iPad as first Apple product

Discussion in 'iPad' started by MacMarf, Apr 5, 2010.

  1. MacMarf macrumors member

    Joined:
    Apr 5, 2010
    #1
    So yeah, I have never owned an Apple product. Yes money was an issue ;) And the iPod and iPhone's screens just looked to small for me, so it became a macbook. Which was too expensive, now there is the iPad :D So yeah end April it's coming to Germany, which is the nearest country it will come to next to mine ( Netherlands). Now, I was wondering how exactly do I get credit for apps and thing like that? And if I buy it in Germany will I be able to get Dutch books from the iBookstore? I know my questions may be stupid, but I dont know the answer, so I hope you could help!
    Thanks!
     
  2. JonnyIreland macrumors 6502a

    JonnyIreland

    Joined:
    Mar 10, 2010
    Location:
    Toronto, Canada
    #2
    Hup Holland Hup!

    I'm not sure about your questions about Dutch books, I think you might be able to use the Kindle App for that, at least until a Dutch iBooks Store is launched.

    Save hard, you won't regret buying Apple. :)
     
  3. undrpsi macrumors regular

    Joined:
    Mar 28, 2010
    Location:
    Gastonia, NC
    #3
    I have no idea...but...do you have an Apple store near you? They have resources to local user groups or they can find out for you. If you have itunes and iTunes cards in you country...that's it. You use basically the same storefront to purchase apps. As far as iBooks...I don't know. My UK buddies talk about licensing issues with BBC and the rest of the European Union...but I don't know. That's why you need to find the Apple Store in your country..you can call or email them your questions.

    Good Luck!
     
  4. MacMarf thread starter macrumors member

    Joined:
    Apr 5, 2010
    #4
    Okay, thanks guys. I'll just ask the friendly person behind the desk in Germany when (IF) I am going to buy it if that is possible. Shame on me, but never used iTunes either :eek: If it is not possible I'll just wait till it is available in the Netherlands. Going there start of may, pads will be coming there end of April, so if I am lucky I'll still get one, if it is possible to buy dutch books etc, I speak both languages, but Dutch is easier and more pleasurable (< word?) to read for me.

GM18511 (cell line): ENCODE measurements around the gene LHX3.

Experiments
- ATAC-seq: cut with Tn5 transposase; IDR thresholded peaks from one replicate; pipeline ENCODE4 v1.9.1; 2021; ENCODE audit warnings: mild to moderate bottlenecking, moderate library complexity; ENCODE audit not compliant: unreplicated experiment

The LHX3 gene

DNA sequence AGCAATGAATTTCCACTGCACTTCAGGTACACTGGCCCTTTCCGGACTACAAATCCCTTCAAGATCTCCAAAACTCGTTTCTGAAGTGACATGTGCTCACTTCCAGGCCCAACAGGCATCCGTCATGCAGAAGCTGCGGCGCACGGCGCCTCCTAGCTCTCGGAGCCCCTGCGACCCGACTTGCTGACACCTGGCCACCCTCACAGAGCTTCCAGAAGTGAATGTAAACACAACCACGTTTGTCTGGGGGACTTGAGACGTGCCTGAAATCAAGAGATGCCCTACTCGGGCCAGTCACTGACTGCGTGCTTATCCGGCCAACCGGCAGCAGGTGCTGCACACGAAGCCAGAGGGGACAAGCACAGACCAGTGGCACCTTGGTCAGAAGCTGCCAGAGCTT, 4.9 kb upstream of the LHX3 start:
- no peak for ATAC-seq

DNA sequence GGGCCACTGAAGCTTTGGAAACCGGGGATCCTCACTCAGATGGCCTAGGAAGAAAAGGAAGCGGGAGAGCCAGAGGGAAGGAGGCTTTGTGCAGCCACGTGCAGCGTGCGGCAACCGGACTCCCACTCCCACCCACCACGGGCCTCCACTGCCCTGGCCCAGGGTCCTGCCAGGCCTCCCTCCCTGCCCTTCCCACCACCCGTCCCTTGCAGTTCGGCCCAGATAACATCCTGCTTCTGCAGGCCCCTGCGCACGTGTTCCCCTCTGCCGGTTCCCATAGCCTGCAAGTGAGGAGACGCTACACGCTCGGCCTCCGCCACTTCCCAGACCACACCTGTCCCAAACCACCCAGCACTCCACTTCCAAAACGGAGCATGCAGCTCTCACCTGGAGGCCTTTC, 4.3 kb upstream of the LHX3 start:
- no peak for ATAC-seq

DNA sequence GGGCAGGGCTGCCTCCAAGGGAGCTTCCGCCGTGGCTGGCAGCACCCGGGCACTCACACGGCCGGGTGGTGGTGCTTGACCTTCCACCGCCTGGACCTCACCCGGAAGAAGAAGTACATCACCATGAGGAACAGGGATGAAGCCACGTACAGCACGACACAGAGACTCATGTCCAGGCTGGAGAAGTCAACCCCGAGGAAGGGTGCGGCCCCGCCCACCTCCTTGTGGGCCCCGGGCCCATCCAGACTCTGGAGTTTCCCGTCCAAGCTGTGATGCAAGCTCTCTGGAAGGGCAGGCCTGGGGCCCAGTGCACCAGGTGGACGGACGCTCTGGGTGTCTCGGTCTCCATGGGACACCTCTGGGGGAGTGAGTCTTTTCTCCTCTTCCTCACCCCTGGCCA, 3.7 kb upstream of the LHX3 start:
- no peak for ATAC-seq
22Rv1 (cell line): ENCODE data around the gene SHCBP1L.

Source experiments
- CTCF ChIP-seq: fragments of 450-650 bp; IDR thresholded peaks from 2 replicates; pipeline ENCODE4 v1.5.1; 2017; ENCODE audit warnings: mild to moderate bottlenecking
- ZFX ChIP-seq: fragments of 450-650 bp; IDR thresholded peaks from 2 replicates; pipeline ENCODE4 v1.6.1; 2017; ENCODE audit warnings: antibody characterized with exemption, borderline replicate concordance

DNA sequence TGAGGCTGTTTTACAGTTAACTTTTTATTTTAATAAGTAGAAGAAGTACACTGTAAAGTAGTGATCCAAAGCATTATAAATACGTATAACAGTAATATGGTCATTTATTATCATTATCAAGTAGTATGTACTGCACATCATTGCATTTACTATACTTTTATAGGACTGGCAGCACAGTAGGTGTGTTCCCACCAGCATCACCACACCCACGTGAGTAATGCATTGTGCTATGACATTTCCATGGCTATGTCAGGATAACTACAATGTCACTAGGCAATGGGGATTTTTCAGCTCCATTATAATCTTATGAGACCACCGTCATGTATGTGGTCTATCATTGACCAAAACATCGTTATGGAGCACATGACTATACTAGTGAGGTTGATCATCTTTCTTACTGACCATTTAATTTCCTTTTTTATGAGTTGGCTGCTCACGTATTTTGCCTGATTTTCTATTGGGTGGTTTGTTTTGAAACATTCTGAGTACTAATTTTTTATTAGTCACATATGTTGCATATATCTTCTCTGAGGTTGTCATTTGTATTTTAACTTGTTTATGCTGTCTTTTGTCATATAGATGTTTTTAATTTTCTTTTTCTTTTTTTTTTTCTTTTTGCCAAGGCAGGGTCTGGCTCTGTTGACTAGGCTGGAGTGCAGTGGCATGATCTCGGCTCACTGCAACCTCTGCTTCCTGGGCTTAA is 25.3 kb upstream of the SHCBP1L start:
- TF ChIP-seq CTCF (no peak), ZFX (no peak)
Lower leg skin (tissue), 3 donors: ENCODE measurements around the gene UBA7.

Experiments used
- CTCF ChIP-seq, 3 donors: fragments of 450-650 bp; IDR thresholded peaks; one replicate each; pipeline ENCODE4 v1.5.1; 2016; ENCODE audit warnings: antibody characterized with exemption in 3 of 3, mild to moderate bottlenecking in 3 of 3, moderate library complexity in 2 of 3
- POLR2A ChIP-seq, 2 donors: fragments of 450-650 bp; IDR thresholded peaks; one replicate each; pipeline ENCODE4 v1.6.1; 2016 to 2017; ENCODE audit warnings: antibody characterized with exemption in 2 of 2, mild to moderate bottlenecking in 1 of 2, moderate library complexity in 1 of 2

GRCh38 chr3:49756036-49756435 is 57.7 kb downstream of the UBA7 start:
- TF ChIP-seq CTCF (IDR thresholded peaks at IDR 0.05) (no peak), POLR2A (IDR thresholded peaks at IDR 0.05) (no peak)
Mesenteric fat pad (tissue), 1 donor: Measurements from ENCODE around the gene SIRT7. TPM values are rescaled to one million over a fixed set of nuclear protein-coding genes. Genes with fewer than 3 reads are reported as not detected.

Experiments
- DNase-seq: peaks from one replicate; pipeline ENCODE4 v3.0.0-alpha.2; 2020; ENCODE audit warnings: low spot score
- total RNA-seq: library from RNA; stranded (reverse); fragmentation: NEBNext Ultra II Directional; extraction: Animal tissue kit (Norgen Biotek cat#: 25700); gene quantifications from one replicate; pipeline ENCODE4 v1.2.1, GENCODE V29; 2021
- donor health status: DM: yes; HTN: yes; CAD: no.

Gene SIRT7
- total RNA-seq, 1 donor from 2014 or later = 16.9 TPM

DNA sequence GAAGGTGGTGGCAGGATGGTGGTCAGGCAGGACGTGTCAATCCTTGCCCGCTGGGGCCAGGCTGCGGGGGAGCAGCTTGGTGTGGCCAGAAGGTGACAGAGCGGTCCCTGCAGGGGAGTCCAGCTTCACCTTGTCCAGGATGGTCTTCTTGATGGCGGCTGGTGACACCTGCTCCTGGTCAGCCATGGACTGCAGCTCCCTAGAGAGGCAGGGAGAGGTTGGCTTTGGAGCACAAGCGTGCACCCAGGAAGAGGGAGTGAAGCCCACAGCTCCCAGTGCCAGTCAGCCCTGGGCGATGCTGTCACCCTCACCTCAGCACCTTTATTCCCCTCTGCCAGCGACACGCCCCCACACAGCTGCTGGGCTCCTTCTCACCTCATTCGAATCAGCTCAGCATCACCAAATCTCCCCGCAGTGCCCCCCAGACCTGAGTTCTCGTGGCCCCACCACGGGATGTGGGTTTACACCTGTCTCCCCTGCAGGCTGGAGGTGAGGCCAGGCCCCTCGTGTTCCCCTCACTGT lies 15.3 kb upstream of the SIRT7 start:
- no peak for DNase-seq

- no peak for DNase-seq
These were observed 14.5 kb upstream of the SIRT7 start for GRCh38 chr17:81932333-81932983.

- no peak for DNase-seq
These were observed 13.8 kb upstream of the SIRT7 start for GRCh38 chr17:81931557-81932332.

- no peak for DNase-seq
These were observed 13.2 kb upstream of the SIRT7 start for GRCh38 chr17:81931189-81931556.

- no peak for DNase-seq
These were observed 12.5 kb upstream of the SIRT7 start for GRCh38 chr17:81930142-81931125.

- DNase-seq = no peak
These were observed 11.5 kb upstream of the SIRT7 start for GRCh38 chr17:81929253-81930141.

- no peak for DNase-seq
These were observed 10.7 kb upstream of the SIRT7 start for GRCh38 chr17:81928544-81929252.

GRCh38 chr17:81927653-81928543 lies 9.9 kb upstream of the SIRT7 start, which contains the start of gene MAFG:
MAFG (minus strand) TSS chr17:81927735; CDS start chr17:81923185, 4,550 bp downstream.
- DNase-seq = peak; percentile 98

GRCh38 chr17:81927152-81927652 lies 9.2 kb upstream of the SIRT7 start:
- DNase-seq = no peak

5. FotoDirk macrumors member

    Joined:
    Apr 5, 2010
    #5
    Please don't forget that the iPAD is not replacing a computer, laptop or notebook. It is supplementing it. You need a computer with iTunes 9.1 on to activate the iPad.

    There might be a chance that no iBook store for Dutch books will be made available. At this moment the iBook store is only available for US customers.

    It is the same with video content and TV shows. This is already existing for a longer time and not available in the Netherlands. So you cannot be sure that Apple will start supporting iBooks in Dutch.

    You can fool the system and create an Apple-ID with a fictive address in the US, and then you can connect to the US-iTunes-store and the US-iBooks-store. But that will not give you the possibility to download Dutch content.
     
  6. MacMarf thread starter macrumors member

    Joined:
    Apr 5, 2010
    #6
    Well, I got a laptop, so that wouldn't be a problem. Reading US books isn't a problem then I guess. I am a bit worries about the video aspect though. Are there no dutch/german etc. video's available? Will they come with the launch? And let's say I buy the iPad in Germany, i will download the german iBookstore, can I afterwards still download the dutch one? Sorry for that much questions, just wanted to make sure.
     
  7. FotoDirk macrumors member

    Joined:
    Apr 5, 2010
    #7
    The store is the same independent from where you bought the product or use it. But to use it you must create an Apple-ID. This thing contains your personal details like name and address.
    With the address the system knows from which country you are and then you get a kind of filter on the content for that country. And not all books, video content will be available for all countries.

    One of the reasons is because publishers might have odd rules for porting content from one country to another one. It is about time to change this behavior but as long as the old-school mechanisms can control it, they will.
    It actually will mean that the same book (even in English) might cost more money in the Netherlands then in the US.
     

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